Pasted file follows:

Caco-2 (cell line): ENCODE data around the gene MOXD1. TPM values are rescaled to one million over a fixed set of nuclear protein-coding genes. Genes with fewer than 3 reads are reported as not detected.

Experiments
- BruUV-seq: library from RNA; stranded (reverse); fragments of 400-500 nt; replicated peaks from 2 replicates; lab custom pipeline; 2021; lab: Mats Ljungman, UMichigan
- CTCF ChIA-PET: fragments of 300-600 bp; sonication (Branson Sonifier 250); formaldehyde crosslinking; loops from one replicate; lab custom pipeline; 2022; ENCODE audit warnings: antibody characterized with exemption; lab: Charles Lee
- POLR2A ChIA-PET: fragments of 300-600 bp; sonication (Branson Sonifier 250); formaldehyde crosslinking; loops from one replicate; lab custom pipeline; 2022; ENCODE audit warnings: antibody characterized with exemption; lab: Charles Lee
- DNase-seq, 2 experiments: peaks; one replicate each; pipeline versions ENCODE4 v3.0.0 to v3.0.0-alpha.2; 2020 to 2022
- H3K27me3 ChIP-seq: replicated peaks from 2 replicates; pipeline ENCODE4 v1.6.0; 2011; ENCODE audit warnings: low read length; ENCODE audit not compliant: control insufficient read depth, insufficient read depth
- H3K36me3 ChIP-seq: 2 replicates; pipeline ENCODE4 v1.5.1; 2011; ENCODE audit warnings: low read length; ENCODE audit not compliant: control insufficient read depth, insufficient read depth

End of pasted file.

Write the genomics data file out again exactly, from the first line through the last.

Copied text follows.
Caco-2 (cell line): ENCODE data around the gene MOXD1. TPM values are rescaled to one million over a fixed set of nuclear protein-coding genes. Genes with fewer than 3 reads are reported as not detected.

Experiments
- BruUV-seq: library from RNA; stranded (reverse); fragments of 400-500 nt; replicated peaks from 2 replicates; lab custom pipeline; 2021; lab: Mats Ljungman, UMichigan
- CTCF ChIA-PET: fragments of 300-600 bp; sonication (Branson Sonifier 250); formaldehyde crosslinking; loops from one replicate; lab custom pipeline; 2022; ENCODE audit warnings: antibody characterized with exemption; lab: Charles Lee
- POLR2A ChIA-PET: fragments of 300-600 bp; sonication (Branson Sonifier 250); formaldehyde crosslinking; loops from one replicate; lab custom pipeline; 2022; ENCODE audit warnings: antibody characterized with exemption; lab: Charles Lee
- DNase-seq, 2 experiments: peaks; one replicate each; pipeline versions ENCODE4 v3.0.0 to v3.0.0-alpha.2; 2020 to 2022
- H3K27me3 ChIP-seq: replicated peaks from 2 replicates; pipeline ENCODE4 v1.6.0; 2011; ENCODE audit warnings: low read length; ENCODE audit not compliant: control insufficient read depth, insufficient read depth
- H3K36me3 ChIP-seq: 2 replicates; pipeline ENCODE4 v1.5.1; 2011; ENCODE audit warnings: low read length; ENCODE audit not compliant: control insufficient read depth, insufficient read depth